The fence at the entrance, the earthen embankment you have to climb from White Road, the oaks and the ancient camellia that is almost oak-sized — these all seal off the 4-acre grove and make you feel like you're crossing a definite threshold into a walled garden.
Or made you feel that way, I should say, back when it was open to the public.
Old-timers remember an owner named Lacy Hunter who would leave a stack of buckets for pickers when he wasn't around and an honor box for them to deposit their payments.
I don't go back quite that far, but I loved to visit the grove when it was run by Joe and Blanco Jasko, who bought it in 2001, partly just to keep up the U-pick tradition.
They cut samples of fruit for customers and told them, in the tone of a wine sommelier, about the growing patterns and flavor variations of their kumquats, grapefruit, tangerines and many types of oranges.
They were as indulgent as grandparents toward kids who played in the rows of trees, and generally acted like they couldn't believe they'd been allowed to occupy such an enchanted place.
But both of them were in their 70s, the grove was a lot of work, and buyers offered a lot of money. They sold in 2005 for twice what they'd paid and the grove closed. I rode my bike out there Wednesday morning just to make sure it hadn't re-opened under the current owners and found a locked gate and a for-sale sign.
I also pedaled down Neff Lake Road, where a decade ago a U-pick grove offered red navel oranges. The trees are still there, I think, but no sign that the public is welcome.
So, as far as I know, there isn't a single U-pick citrus grove in Hernando County and, though I haven't checked as carefully there, probably not in Pasco County either.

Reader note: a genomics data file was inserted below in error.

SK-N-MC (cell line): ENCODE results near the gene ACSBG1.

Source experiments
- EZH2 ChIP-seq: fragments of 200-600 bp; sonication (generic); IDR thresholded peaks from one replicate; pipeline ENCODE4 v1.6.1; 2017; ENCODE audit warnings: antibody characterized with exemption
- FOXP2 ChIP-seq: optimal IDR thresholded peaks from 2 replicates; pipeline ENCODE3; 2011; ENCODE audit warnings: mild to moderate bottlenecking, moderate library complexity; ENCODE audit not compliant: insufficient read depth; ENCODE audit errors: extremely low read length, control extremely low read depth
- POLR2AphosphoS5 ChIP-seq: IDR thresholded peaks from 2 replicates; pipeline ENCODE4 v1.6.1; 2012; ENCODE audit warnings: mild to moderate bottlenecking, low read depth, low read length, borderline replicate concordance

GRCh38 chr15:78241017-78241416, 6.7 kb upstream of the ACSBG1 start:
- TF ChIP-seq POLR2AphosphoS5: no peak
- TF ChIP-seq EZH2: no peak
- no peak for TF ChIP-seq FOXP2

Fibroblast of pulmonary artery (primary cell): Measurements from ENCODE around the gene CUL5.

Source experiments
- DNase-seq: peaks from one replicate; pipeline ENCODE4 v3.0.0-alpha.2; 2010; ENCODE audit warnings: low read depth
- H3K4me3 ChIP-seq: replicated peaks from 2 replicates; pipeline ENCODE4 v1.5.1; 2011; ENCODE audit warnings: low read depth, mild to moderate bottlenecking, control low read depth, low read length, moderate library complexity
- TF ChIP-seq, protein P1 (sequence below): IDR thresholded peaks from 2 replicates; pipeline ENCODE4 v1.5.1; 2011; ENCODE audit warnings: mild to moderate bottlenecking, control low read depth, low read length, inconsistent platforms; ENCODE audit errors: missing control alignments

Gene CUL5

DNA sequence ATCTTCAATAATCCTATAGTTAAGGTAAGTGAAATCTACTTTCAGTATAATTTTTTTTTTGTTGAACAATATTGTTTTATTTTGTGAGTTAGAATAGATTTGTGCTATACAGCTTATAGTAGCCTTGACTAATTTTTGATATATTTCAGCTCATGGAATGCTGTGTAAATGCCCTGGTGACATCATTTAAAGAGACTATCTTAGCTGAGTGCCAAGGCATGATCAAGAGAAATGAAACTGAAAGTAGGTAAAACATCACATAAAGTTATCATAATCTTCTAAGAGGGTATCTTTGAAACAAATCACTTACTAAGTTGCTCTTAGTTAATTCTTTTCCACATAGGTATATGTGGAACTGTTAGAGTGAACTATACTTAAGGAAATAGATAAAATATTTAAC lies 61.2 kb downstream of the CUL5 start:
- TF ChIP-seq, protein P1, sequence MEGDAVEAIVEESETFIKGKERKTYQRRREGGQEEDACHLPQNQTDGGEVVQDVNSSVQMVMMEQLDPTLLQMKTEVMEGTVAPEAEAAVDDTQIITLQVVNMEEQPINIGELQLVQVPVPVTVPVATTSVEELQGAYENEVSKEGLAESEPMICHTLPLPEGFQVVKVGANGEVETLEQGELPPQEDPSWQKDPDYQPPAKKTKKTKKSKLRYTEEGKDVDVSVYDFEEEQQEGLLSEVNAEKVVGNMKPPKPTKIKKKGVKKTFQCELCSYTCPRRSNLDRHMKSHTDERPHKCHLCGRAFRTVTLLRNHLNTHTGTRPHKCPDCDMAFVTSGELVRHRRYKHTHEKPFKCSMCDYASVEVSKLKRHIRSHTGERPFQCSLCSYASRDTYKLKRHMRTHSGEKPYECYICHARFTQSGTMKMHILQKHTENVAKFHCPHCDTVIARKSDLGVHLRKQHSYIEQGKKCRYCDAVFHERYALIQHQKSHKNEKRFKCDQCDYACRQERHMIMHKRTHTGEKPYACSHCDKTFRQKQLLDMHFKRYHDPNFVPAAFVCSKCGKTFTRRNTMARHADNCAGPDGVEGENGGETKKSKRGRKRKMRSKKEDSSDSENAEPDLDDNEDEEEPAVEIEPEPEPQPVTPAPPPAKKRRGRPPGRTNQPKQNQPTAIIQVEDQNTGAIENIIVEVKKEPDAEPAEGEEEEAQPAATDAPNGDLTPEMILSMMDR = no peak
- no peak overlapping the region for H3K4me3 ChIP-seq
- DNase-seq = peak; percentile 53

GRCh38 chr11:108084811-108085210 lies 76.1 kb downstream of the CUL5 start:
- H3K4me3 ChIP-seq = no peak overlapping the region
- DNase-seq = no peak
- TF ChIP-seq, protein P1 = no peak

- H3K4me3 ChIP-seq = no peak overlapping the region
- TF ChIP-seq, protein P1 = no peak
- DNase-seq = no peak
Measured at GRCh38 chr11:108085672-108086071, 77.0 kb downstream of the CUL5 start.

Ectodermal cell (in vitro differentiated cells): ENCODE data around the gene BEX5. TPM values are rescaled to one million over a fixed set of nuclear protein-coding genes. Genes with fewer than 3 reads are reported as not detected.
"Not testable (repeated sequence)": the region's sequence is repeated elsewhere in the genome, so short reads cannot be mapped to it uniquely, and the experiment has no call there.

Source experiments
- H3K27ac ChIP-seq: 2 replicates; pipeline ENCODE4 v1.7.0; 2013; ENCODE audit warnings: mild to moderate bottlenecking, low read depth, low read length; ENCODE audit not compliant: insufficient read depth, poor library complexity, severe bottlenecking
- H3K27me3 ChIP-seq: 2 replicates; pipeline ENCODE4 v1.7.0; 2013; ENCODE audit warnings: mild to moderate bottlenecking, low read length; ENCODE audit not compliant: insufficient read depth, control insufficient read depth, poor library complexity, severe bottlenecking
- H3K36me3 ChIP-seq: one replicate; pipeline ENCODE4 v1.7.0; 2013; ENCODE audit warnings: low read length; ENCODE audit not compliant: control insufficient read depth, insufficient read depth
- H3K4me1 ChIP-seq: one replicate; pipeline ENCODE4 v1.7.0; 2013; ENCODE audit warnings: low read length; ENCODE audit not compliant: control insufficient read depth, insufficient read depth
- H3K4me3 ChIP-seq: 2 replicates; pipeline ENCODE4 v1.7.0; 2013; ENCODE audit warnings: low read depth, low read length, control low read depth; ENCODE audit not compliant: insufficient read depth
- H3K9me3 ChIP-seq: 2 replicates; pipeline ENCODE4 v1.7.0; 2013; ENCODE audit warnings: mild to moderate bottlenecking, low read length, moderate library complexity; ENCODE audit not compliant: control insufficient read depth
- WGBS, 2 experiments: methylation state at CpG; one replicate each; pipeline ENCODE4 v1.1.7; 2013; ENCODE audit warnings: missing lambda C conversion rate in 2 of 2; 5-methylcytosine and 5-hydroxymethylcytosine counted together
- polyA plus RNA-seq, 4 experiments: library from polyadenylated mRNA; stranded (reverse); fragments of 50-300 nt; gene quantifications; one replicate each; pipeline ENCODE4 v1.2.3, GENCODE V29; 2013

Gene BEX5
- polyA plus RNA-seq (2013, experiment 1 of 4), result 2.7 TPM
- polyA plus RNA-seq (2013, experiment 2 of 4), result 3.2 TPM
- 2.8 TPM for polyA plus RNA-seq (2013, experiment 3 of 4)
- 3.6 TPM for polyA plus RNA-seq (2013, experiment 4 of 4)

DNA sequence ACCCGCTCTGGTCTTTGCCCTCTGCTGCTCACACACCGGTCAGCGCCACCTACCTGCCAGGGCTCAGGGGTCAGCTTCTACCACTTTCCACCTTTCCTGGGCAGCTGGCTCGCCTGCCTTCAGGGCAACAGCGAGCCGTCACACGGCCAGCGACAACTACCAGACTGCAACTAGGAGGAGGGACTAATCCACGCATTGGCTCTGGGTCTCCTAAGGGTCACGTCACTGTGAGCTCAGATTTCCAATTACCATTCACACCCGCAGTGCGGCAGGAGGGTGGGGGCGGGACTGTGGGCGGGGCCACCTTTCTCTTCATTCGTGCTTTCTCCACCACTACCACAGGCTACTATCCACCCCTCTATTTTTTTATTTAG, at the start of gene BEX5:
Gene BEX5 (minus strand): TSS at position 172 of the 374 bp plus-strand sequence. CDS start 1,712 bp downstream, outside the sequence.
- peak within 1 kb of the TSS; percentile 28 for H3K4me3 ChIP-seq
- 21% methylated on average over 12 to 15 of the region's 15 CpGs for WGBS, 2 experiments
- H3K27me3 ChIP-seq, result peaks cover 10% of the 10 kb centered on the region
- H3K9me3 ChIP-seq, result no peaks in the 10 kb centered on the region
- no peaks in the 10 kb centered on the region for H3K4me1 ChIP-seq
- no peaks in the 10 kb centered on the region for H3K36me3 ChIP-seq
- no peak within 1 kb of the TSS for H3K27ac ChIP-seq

There's not much money in it, of course. And most growers don't want to risk a customer introducing a disease such as citrus canker, said Joe Hancock of Hancock Grove in Pasco County.
The loss of this tradition isn't a tragedy, I know, but it was a pleasure to load up the kids in the car, spend an hour with the Jaskos and drive back home under the oak canopy on Old Trilby Road. We got fresh air and a little exercise. It reminded us that fruit comes from trees, in groves that must be weeded, watered and fertilized.
And the fruit, like Frazier's sweet corn, tasted better than the offerings at supermarkets. Yes, you can buy local citrus at groves like Hancock's and Boyett's on Spring Lake Highway, or stop at Edward Young's stand on Powell Road. In fact, I recommend you do.
But that doesn't quite replace picking it yourself, which is "part of the citrus experience,'' said Kathy Oleson of Boyett's.
When people say what they want for Hernando, they usually talk in terms of chains. They wonder when that Olive Garden will get built or if we'll ever get a Barnes & Noble like the one that recently opened in Wesley Chapel.
I went there a couple of weeks ago. One floor full of books and an elevator that carries you up to yet another. Coffee and easy chairs. I could have spent a day there.
But the cool weather this fall has made for brilliantly colored leaves and fruit. I drive past them on sunny days and think there's nothing I'd like to see more than just one U-pick sign.